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Old 10-23-2006, 05:20 PM   #1
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Default How to Setup a RAID System

There has been a new article posted.

Title: How to Setup a RAID System
URL: http://www.hardwaresecrets.com/article/393

Here is a snippet:
"RAID stands for Redundant Array of Independent Disks and with at least two hard disk drives you can setup them as a RAID array in order to increase the disk performance or to improve data reliability...."

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Old 04-15-2010, 10:17 PM   #2
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Quote:
Originally Posted by Hardware Secrets Team View Post
There has been a new article posted.

Title: How to Setup a RAID System
URL: http://www.hardwaresecrets.com/article/393

Here is a snippet:
"RAID stands for Redundant Array of Independent Disks and with at least two hard disk drives you can setup them as a RAID array in order to increase the disk performance or to improve data reliability...."

Comments on this article are welcome.

Best regards,
Hardware Secrets Team
http://www.hardwaresecrets.com

This sounds like what im looking into. I want 2 hdd/ssd in raid 0. But I dont know if I can partition the os to 1 of the drives and then raid the 2 as one. What i'm asking is on one drive install the O.S then raid 0 them as 1? In other word have 1: partition for the O.S on my frist drive 2nd: partition for music, movies, pictures on my 2nd drive 3rd: partition for gaming as a raid 0? I've been all over looking into it and cant find anything like this.
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Old 04-15-2010, 10:55 PM   #3
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No, you can't. You have to first make a RAID 0 of the two disks, and then you can divide the resulting single drive into multiple partitions (where the OS might reside on one of them).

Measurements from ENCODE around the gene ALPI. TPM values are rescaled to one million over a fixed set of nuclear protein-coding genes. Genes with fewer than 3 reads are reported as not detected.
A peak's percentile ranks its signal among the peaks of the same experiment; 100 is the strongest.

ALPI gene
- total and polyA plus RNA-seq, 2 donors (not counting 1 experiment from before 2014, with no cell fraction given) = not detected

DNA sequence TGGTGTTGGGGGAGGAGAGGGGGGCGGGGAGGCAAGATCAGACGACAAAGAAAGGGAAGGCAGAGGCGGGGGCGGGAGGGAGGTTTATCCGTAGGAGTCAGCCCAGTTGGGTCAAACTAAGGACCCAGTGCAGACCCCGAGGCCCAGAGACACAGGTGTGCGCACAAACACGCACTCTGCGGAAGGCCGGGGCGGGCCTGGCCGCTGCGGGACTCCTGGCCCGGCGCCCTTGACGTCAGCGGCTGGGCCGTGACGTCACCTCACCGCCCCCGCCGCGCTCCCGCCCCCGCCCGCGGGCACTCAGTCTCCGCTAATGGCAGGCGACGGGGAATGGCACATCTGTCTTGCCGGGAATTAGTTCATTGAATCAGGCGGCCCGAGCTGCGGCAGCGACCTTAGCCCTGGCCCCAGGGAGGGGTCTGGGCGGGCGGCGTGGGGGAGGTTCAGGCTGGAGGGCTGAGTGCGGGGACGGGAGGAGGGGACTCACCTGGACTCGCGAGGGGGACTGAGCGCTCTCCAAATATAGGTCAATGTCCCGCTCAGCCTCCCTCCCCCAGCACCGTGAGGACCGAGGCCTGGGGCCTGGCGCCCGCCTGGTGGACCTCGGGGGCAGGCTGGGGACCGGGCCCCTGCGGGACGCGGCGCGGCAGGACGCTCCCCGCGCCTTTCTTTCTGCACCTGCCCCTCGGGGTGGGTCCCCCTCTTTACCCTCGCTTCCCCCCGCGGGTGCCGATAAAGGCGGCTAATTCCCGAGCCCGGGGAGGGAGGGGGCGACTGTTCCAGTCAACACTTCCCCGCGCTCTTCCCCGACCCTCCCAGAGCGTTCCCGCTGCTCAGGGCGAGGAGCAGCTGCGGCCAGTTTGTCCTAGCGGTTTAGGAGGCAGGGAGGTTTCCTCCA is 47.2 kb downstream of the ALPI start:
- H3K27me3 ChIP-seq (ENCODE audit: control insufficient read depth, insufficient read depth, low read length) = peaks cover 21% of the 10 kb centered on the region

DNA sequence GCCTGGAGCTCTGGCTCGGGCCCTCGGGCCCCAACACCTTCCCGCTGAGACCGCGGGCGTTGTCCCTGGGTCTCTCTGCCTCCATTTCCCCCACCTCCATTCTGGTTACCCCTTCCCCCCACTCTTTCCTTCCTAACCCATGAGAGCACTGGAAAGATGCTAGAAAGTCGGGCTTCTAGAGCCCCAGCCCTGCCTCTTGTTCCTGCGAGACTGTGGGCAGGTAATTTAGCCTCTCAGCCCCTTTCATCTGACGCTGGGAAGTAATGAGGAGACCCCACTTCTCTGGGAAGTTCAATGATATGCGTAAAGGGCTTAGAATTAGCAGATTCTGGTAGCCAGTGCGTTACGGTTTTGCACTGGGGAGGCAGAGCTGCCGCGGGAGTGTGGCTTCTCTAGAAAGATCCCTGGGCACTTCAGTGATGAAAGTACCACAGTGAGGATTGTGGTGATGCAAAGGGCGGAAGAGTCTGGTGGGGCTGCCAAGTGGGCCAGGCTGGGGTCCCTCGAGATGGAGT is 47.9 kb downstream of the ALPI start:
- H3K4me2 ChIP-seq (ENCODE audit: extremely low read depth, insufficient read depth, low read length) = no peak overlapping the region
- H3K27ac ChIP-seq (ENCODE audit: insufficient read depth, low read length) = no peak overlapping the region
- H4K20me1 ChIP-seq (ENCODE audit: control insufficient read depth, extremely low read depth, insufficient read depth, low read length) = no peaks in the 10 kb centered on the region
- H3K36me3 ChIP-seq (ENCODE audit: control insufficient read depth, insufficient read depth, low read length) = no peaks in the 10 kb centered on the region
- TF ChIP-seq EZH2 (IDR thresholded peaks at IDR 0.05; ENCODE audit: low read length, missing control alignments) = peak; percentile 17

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Old 04-16-2010, 02:41 PM   #4
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Default Raid 0

O Ok so itll work the same way id just start by raiding the drives as one then doing partitions the way I want after that. Does that mean I can have 2 drives of different sizes to do so? Like a 160GB and a 80GB same drive different size?
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Old 04-18-2010, 12:31 PM   #5
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As far as I know the general idea is that both disks are supposed to be identical (same make and model) to assure success.
Some RAID controllers might be able to handle disks that differ to some extent, but that's beyond my expertise.

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Old 04-19-2010, 09:05 AM   #6
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The drives must be the same capacity. It is recommended that the drives are the same make and model but it is not mandatory.
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Old 07-22-2010, 04:55 AM   #7
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Very good tutorial, Thanks. However, I miss a description of how a defective drive can be replaced when I have drives that can be hotswapped. And also how monitoring works, how am I notified when a drive fails?
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Old 03-30-2012, 04:52 AM   #8
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Be careful which drives you use!!! In 2009, hard drive manufacturers started shipping consumer models that are not suitable for raid set ups because you can not limit the time the drive takes to perform error recovery. Without this limit available, a drive will appear to fail and be booted from the array.

Search 'TLER' for more info. That's just the term for WEstern Digital hard drives; every company has their own term.

If you don't buy the correct drives, you will waste a lot of money buying more later, or end up with no RAID.
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Old 03-31-2012, 11:21 PM   #9
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Very comprehensive tutorial as always.. Thanks Gab keep up the good work!
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